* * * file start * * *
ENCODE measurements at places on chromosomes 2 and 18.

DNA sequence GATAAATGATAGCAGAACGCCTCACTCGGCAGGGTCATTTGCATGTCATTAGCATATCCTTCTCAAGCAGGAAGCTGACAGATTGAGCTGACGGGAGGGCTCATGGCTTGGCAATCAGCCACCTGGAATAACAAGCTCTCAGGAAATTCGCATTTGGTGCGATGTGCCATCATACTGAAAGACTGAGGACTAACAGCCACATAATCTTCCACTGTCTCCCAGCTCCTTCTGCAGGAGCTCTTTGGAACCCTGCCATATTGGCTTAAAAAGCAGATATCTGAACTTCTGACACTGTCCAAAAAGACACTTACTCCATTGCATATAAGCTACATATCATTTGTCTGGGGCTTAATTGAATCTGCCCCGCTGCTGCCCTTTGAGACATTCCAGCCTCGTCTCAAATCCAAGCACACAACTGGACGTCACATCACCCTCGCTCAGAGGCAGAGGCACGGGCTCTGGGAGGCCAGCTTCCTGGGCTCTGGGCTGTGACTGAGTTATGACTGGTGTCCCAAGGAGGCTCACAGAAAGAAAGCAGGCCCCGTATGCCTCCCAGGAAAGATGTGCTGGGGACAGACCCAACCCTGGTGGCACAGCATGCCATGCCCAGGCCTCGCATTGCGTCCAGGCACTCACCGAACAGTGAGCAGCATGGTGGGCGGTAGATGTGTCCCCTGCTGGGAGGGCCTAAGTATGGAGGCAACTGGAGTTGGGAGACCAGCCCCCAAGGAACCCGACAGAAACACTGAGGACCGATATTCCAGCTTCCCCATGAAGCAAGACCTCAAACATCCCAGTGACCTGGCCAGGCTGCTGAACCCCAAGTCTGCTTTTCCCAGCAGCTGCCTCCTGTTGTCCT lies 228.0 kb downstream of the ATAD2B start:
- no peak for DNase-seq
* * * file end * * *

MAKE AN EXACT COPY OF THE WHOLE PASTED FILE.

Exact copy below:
ENCODE measurements at places on chromosomes 2 and 18.

DNA sequence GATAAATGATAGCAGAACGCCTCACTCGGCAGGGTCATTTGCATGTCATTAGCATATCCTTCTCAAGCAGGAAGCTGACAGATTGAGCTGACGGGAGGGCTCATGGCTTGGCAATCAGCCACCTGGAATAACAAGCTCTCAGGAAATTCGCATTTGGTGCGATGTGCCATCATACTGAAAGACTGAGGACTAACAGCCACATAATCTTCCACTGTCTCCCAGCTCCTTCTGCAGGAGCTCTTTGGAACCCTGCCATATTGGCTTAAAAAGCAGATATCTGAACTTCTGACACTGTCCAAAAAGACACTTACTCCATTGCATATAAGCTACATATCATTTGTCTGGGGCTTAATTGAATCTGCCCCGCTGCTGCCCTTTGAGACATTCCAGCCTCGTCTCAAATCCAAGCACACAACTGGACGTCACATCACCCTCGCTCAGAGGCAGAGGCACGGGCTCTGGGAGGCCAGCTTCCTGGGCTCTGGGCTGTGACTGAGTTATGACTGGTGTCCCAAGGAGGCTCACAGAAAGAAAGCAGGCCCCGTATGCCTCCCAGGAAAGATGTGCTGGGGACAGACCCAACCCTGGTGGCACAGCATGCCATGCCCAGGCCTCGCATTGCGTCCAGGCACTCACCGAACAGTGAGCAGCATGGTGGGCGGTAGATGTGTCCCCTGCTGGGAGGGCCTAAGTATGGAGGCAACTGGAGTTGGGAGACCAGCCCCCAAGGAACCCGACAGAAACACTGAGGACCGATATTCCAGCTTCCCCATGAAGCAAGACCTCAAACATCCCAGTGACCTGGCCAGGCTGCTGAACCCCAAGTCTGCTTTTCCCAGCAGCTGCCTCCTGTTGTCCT lies 228.0 kb downstream of the ATAD2B start:
- no peak for DNase-seq